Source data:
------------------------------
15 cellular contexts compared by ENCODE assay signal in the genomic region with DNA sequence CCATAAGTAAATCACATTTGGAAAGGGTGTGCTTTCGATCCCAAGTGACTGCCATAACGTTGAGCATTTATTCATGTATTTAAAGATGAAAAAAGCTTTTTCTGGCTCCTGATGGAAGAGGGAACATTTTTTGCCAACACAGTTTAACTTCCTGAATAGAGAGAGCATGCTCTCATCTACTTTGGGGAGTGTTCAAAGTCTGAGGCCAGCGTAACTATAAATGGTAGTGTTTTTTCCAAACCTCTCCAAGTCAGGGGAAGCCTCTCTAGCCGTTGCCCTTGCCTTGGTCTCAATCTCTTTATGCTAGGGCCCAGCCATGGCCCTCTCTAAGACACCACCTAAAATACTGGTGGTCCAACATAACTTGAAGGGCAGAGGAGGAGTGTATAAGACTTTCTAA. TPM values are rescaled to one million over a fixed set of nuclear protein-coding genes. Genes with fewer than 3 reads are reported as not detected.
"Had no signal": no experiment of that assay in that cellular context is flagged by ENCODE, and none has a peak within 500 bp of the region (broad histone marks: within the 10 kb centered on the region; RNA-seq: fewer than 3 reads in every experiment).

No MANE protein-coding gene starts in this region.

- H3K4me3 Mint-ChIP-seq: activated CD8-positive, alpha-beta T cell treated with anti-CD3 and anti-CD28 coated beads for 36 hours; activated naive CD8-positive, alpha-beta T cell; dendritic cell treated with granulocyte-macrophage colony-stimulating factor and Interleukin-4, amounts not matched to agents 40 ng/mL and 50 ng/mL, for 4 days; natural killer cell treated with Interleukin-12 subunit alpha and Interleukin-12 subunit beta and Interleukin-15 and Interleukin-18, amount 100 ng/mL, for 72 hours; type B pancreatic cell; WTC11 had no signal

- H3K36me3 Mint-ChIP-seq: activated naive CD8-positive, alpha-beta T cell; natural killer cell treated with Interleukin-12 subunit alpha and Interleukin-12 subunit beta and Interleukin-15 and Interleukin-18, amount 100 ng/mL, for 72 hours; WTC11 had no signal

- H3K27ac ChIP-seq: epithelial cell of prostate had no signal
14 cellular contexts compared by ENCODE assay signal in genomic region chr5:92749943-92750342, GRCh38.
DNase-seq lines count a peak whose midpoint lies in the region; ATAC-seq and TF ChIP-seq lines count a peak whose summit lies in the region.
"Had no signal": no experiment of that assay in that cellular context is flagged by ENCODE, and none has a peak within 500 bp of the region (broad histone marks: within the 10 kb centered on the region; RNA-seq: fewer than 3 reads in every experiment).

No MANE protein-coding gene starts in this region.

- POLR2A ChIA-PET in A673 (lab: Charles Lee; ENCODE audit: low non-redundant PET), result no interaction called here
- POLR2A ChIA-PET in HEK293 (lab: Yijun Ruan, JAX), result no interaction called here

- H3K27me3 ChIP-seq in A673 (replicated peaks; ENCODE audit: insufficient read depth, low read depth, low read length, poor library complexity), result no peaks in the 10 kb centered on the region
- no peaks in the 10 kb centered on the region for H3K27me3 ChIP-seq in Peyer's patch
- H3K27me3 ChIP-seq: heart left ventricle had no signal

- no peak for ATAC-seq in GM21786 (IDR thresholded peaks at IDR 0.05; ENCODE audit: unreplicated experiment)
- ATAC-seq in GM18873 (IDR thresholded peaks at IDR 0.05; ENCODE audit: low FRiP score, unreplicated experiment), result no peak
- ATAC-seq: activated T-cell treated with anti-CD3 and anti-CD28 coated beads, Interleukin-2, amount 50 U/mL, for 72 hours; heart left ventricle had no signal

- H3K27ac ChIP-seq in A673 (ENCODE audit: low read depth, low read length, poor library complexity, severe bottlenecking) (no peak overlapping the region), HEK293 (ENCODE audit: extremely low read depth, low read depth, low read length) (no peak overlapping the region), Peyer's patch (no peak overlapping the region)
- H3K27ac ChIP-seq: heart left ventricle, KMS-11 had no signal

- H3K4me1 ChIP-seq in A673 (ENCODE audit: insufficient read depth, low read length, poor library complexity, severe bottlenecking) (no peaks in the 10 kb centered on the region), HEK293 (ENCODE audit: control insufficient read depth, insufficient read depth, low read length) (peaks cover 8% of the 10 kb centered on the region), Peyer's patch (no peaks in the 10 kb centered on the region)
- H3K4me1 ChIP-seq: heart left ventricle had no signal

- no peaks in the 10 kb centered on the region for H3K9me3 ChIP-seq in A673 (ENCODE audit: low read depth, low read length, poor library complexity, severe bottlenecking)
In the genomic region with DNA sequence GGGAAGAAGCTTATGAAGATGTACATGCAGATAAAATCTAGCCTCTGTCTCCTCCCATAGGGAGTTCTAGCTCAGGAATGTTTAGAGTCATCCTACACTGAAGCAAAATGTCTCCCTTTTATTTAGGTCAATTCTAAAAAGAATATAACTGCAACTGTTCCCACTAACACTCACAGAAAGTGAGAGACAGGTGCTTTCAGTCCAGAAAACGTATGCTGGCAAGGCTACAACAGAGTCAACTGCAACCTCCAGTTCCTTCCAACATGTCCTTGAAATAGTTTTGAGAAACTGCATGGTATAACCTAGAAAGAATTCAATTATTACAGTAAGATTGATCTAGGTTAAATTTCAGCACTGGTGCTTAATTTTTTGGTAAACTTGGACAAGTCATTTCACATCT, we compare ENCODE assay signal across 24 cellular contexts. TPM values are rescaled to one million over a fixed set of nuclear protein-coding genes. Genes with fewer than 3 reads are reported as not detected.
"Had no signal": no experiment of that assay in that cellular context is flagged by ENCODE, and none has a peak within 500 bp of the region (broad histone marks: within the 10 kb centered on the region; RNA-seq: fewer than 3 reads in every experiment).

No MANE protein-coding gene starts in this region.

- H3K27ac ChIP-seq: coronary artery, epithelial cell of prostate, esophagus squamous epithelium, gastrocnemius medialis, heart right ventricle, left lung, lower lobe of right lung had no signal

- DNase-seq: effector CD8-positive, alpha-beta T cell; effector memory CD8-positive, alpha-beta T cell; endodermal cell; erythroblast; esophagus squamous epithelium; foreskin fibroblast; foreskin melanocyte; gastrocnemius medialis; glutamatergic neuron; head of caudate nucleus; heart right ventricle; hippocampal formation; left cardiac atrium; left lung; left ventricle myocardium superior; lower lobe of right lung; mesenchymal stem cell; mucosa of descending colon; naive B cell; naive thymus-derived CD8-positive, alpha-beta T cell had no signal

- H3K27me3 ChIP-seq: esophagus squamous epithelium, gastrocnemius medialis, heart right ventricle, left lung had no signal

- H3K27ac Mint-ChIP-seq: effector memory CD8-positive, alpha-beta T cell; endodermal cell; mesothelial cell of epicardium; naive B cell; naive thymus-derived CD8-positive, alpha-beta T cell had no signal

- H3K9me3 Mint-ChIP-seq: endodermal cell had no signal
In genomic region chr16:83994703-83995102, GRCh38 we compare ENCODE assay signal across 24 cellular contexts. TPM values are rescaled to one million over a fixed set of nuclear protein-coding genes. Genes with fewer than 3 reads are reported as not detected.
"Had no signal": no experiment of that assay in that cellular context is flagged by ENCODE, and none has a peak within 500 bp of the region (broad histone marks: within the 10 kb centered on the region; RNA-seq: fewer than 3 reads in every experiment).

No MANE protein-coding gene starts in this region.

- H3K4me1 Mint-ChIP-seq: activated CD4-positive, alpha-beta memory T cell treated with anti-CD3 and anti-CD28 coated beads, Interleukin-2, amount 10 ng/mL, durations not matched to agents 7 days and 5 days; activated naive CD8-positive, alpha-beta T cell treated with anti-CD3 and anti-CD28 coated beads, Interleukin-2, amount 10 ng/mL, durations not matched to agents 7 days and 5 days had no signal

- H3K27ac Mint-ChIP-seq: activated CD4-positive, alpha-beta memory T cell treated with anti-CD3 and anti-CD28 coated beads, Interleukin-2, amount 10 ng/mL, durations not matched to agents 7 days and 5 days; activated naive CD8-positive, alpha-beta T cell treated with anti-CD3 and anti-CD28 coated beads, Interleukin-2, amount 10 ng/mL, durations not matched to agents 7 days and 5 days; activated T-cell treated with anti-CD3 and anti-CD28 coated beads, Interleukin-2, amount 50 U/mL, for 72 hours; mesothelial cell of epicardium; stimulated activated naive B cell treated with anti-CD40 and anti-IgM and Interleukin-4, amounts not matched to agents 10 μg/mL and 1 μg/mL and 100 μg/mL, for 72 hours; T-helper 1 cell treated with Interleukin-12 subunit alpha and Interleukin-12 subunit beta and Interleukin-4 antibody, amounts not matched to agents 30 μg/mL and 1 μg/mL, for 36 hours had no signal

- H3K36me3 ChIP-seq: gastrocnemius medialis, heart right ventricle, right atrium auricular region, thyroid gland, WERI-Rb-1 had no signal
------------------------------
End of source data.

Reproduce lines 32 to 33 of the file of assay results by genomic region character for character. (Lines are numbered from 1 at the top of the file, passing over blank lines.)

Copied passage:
In genomic region chr16:83994703-83995102, GRCh38 we compare ENCODE assay signal across 24 cellular contexts. TPM values are rescaled to one million over a fixed set of nuclear protein-coding genes. Genes with fewer than 3 reads are reported as not detected.
"Had no signal": no experiment of that assay in that cellular context is flagged by ENCODE, and none has a peak within 500 bp of the region (broad histone marks: within the 10 kb centered on the region; RNA-seq: fewer than 3 reads in every experiment).